Wow…awesome point!! Is it ok for me to copy those pics? I’d like to keep them on hand. Great thoughts, BobJam! Also, I lived in Ann Arbor from 1996 until 2012 and I had many occasions to drive to Detroit. Those pictures don’t even come close to the blight that is Detroit. It is very, very sad.


#9

Yup. Legalize and regulate drugs to drive the mob out of it. And take concrete action to encourage business and domestic employment. There are so many damn things we could do.


#10

Question: How are you going to convince people who have lived on government teets for generations to go out and work? I’m not saying it won’t or can’t happen, but have you ever heard of Job Corps? That’s just ONE program out there for kids between the ages of 16 and 24. It is an awesome program, doesn’t cost a dime, provides living quarters, food, everything you can imagine PLUS a paid education and job training. Unfortunately, there’s not a lot of kids/young adults who take advantage of it. There’s too much money to be had by selling drugs or living on welfare. I don’t know what the solution is, but I can tell you that what is possible has already been tried.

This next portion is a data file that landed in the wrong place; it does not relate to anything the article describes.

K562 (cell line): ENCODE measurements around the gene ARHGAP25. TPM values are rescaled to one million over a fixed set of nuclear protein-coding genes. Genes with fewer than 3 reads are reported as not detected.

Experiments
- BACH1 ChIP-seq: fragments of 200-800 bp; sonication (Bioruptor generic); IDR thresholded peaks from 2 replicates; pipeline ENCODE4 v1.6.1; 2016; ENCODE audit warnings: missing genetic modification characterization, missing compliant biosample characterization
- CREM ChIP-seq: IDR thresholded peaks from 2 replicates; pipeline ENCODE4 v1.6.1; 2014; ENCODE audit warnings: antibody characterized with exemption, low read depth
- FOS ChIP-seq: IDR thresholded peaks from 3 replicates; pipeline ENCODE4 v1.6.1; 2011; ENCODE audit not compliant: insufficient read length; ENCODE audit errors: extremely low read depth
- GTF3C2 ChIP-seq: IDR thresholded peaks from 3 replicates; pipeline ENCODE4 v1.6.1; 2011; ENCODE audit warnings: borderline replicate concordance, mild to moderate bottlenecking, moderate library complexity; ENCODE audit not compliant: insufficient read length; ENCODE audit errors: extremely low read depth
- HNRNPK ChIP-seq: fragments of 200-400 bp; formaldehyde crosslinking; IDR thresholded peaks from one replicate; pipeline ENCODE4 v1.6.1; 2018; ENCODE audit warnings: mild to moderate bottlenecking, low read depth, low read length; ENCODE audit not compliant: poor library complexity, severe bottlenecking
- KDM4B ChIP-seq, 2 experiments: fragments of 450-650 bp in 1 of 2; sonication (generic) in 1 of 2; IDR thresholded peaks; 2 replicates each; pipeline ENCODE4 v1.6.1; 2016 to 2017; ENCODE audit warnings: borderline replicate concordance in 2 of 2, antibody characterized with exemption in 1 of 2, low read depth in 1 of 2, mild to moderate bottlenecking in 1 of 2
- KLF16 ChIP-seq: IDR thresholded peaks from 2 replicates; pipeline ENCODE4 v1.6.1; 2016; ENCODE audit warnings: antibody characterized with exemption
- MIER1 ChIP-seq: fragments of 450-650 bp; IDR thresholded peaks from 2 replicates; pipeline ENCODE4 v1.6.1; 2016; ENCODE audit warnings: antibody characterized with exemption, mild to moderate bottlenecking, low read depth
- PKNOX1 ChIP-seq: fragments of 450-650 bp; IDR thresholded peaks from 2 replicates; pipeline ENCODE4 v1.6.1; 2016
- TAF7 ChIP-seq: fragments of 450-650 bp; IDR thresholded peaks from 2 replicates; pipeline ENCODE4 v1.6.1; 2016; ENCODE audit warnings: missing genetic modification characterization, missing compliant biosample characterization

#11

You have to remove the “government teets”. Stop (greatly reduce) welfare programs for those who don’t REALLY need it. The choice then is work or go without.


#12

Well, I believe that would work, but I doubt if that will ever happen. There are just too many people who are afraid to be called names. Tommy Thompson tried that when he was governor of Wisconsin. Although he managed to push through this welfare reform program, the welfarers just moved to surrounding states. I don’t even know if the welfare reform program is still in effect. I certainly wouldn’t have any problem with that kind of a program.


#13